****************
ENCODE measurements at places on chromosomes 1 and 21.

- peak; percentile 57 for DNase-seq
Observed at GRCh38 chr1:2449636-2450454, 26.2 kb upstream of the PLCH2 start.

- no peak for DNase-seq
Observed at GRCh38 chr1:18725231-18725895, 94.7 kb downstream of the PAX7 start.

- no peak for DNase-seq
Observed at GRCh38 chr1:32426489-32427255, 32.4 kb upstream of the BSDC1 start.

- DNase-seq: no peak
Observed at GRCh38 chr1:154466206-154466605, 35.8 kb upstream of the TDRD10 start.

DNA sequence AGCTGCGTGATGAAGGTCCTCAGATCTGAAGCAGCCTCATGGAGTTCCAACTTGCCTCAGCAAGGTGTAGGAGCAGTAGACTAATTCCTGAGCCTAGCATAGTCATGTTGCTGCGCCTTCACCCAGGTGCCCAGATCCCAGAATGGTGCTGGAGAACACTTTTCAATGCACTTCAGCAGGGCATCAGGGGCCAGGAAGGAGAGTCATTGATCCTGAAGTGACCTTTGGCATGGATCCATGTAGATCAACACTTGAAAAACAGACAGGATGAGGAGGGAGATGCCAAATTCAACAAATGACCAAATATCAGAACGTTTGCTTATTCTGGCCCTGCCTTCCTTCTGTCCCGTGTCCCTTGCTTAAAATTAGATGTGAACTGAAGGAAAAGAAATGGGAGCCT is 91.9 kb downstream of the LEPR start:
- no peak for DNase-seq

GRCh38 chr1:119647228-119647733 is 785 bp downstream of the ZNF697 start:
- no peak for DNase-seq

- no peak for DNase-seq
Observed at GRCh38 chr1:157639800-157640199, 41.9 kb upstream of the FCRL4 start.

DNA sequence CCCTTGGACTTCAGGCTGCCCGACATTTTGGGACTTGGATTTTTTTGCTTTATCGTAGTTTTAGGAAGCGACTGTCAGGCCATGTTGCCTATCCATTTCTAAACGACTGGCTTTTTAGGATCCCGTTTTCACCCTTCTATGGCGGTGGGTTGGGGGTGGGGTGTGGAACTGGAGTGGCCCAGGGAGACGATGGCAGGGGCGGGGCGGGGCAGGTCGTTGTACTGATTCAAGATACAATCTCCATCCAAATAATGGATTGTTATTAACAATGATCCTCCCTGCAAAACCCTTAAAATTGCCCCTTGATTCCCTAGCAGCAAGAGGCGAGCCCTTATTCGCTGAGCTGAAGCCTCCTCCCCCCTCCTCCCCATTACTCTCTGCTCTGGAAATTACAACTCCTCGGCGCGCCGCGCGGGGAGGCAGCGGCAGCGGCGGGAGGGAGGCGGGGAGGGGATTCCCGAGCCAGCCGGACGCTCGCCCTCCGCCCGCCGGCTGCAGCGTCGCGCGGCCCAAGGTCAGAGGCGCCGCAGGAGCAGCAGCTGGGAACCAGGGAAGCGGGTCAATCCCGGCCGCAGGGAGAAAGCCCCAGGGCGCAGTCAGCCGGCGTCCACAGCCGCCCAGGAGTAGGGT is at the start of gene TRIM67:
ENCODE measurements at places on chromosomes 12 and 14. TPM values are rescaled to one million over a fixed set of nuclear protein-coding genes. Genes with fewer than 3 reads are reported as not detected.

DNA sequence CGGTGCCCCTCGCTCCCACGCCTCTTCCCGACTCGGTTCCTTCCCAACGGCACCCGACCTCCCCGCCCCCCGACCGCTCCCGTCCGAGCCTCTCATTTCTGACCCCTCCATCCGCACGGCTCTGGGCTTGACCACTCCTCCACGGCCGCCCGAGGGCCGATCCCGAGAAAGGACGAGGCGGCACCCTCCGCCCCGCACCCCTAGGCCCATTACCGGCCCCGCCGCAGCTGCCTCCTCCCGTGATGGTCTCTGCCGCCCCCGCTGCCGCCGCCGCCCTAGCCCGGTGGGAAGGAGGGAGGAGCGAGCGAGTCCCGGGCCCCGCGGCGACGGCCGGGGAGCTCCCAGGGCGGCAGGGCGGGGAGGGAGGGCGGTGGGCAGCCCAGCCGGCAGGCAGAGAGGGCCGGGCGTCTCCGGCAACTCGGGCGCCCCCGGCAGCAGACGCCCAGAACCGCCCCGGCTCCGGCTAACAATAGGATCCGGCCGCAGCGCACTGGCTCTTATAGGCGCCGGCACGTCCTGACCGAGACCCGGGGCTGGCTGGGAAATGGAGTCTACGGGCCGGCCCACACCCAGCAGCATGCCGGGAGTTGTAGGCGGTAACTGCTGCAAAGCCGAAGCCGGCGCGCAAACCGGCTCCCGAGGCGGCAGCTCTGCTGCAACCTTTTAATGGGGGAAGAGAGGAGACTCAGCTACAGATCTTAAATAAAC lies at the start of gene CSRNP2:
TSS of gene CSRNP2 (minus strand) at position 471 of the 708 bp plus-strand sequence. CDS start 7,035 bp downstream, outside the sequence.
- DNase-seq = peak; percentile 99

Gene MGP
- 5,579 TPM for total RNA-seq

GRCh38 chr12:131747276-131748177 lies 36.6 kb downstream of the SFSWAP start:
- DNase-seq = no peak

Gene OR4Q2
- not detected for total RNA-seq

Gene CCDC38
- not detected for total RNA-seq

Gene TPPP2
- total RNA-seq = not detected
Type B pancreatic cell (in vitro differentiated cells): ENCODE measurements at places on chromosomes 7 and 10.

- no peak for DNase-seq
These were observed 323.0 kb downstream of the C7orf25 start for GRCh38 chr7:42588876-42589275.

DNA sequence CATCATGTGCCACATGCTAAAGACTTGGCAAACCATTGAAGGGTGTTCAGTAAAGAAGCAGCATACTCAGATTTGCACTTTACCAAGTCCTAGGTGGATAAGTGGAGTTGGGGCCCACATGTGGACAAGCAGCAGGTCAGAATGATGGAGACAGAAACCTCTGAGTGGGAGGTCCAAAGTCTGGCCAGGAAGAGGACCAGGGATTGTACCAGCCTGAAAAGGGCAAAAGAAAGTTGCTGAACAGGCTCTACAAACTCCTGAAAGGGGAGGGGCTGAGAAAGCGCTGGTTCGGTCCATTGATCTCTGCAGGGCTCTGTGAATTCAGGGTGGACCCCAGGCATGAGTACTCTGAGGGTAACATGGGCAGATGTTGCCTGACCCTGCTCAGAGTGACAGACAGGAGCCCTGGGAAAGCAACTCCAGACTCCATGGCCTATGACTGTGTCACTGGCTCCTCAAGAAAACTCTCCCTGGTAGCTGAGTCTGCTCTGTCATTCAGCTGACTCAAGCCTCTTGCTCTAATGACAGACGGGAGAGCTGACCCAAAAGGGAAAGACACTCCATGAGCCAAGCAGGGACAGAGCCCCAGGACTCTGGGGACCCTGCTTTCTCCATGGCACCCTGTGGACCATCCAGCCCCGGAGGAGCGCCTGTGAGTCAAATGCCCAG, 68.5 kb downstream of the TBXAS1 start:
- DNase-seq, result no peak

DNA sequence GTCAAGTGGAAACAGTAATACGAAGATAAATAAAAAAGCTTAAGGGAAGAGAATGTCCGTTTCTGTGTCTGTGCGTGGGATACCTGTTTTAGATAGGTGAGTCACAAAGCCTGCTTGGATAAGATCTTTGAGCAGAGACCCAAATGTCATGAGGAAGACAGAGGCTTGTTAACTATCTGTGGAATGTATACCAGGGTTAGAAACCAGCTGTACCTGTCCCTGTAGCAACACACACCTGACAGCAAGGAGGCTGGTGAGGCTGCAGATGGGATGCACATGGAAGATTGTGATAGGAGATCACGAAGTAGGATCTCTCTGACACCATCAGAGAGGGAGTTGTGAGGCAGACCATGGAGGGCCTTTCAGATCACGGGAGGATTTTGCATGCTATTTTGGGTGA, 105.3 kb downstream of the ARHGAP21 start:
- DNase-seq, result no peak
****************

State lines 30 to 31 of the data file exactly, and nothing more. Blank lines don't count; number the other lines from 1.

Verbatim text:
- total RNA-seq = not detected
Type B pancreatic cell (in vitro differentiated cells): ENCODE measurements at places on chromosomes 7 and 10.